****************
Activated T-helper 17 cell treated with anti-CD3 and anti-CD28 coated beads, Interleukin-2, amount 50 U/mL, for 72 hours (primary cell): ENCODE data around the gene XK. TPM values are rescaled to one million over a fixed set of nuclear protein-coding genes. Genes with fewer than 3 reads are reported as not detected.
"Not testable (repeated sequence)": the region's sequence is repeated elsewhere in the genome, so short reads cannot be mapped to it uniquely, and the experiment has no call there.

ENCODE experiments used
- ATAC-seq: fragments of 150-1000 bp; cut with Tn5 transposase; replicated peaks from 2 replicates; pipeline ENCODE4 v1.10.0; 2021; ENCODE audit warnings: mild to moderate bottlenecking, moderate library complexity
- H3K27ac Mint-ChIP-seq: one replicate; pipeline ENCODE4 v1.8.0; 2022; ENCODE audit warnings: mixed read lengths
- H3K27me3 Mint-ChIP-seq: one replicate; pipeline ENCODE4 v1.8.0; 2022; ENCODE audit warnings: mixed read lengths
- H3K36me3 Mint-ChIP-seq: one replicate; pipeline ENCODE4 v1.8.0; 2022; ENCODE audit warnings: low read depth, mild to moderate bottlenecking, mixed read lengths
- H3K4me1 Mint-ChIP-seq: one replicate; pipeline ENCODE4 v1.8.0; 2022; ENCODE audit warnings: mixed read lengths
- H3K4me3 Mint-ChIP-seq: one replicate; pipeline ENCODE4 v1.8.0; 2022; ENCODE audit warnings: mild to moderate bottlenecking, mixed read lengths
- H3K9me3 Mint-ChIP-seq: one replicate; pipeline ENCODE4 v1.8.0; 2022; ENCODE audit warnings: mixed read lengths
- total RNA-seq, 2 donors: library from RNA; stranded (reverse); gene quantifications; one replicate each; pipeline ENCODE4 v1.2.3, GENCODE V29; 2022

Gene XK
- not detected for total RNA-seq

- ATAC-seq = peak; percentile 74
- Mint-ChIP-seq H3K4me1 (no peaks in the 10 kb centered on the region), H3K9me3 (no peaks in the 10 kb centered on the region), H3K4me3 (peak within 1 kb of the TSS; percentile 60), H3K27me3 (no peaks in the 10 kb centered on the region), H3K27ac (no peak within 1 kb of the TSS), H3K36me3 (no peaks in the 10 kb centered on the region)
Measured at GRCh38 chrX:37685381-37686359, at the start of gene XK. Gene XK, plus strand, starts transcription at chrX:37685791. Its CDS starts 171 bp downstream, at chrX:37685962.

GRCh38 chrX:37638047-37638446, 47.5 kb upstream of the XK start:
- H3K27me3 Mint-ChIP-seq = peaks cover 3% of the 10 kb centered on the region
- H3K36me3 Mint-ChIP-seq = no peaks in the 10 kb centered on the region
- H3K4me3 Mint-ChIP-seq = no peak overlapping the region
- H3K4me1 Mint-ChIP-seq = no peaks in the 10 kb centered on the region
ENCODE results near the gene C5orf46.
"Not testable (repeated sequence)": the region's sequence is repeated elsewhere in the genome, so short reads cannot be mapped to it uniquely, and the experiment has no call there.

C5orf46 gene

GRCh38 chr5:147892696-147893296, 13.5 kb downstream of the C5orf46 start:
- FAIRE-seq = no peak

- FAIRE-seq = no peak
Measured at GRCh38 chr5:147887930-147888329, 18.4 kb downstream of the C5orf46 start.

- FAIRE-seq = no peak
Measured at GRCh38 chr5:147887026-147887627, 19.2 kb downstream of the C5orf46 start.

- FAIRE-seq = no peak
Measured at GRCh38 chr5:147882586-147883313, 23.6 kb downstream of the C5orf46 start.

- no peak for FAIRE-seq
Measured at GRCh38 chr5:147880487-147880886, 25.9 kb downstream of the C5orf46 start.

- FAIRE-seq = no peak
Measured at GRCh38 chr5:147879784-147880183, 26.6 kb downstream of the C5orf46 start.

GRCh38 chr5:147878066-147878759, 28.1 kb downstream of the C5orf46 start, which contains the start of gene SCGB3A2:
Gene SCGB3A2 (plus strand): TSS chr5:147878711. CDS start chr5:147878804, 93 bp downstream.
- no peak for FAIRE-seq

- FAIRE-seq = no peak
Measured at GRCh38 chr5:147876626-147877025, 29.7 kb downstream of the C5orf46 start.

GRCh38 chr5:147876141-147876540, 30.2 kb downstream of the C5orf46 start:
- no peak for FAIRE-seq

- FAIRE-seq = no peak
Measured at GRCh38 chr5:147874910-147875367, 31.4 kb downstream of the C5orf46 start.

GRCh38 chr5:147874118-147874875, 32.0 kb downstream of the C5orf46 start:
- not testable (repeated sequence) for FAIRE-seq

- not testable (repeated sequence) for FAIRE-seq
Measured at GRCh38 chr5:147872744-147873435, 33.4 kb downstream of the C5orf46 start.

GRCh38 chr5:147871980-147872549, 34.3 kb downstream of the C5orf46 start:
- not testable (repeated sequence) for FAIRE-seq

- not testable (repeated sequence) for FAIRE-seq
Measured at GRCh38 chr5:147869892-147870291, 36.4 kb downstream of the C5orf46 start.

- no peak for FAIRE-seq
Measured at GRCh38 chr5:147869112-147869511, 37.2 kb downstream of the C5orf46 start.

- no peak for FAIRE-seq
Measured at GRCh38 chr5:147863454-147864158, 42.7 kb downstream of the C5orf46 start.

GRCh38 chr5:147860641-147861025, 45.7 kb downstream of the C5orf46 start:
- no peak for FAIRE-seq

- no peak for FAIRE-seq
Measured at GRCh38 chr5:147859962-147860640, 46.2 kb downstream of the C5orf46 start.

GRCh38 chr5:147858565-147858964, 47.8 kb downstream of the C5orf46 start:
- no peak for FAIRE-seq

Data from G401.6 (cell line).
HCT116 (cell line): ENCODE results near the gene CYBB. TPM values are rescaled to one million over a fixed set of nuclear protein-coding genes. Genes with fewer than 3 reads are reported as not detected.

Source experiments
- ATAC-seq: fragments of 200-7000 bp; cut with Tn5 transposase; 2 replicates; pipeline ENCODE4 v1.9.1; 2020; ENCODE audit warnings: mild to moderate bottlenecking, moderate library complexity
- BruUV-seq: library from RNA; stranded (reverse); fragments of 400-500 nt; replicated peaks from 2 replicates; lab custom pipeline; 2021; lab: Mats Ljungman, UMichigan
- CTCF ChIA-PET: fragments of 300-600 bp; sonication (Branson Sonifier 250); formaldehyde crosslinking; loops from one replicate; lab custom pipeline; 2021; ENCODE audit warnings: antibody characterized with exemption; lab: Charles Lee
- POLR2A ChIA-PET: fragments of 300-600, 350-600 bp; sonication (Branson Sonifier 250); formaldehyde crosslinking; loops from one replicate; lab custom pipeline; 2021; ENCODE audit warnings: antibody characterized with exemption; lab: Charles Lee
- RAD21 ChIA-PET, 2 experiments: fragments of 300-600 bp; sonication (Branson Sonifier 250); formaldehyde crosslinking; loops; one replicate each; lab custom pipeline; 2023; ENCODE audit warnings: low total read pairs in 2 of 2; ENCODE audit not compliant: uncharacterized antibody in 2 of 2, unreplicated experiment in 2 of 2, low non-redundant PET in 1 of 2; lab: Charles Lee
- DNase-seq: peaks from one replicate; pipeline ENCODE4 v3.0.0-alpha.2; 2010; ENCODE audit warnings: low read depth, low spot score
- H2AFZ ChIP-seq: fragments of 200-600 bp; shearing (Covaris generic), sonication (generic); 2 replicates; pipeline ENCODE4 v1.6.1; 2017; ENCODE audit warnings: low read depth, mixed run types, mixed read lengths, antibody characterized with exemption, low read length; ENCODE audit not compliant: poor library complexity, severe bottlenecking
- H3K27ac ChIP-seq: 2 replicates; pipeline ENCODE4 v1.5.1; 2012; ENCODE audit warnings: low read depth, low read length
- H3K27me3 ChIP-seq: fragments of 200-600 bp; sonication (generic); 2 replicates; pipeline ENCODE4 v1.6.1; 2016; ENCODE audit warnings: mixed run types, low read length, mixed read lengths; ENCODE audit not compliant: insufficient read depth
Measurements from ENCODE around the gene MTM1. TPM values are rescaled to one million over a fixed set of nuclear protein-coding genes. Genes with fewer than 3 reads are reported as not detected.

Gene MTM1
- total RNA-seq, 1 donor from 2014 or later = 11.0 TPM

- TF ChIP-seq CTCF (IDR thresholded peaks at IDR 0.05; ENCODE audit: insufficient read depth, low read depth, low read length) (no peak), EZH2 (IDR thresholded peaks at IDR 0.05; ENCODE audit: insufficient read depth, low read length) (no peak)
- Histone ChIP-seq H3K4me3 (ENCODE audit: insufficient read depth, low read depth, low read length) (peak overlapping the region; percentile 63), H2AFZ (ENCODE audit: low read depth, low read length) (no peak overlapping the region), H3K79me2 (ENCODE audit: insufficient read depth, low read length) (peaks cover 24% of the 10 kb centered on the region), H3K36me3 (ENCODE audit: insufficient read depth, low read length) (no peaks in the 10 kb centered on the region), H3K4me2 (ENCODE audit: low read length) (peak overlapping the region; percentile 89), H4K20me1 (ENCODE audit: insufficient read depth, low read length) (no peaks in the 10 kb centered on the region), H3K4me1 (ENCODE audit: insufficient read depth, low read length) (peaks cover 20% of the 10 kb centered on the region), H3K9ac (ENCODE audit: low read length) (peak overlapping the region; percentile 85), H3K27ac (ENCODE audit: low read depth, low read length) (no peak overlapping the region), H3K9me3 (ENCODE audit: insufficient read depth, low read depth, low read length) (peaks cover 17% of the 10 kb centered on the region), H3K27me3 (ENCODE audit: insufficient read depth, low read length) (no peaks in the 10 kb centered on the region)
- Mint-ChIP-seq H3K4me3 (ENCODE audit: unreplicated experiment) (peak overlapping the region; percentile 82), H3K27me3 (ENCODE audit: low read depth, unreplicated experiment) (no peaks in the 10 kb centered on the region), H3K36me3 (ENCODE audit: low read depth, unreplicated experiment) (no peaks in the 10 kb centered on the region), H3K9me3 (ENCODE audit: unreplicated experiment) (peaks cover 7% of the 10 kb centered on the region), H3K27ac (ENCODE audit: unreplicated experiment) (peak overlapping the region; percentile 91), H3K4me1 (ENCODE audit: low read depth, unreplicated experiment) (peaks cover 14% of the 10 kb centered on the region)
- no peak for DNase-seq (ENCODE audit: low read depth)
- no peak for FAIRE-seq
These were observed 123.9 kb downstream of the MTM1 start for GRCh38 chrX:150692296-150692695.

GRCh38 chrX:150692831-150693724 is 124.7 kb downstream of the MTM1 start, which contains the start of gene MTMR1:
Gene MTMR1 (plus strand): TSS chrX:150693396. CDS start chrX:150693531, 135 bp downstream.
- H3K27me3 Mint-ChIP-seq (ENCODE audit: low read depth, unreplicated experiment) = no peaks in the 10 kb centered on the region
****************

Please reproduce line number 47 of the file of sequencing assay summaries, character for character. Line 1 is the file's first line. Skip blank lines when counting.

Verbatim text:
- not testable (repeated sequence) for FAIRE-seq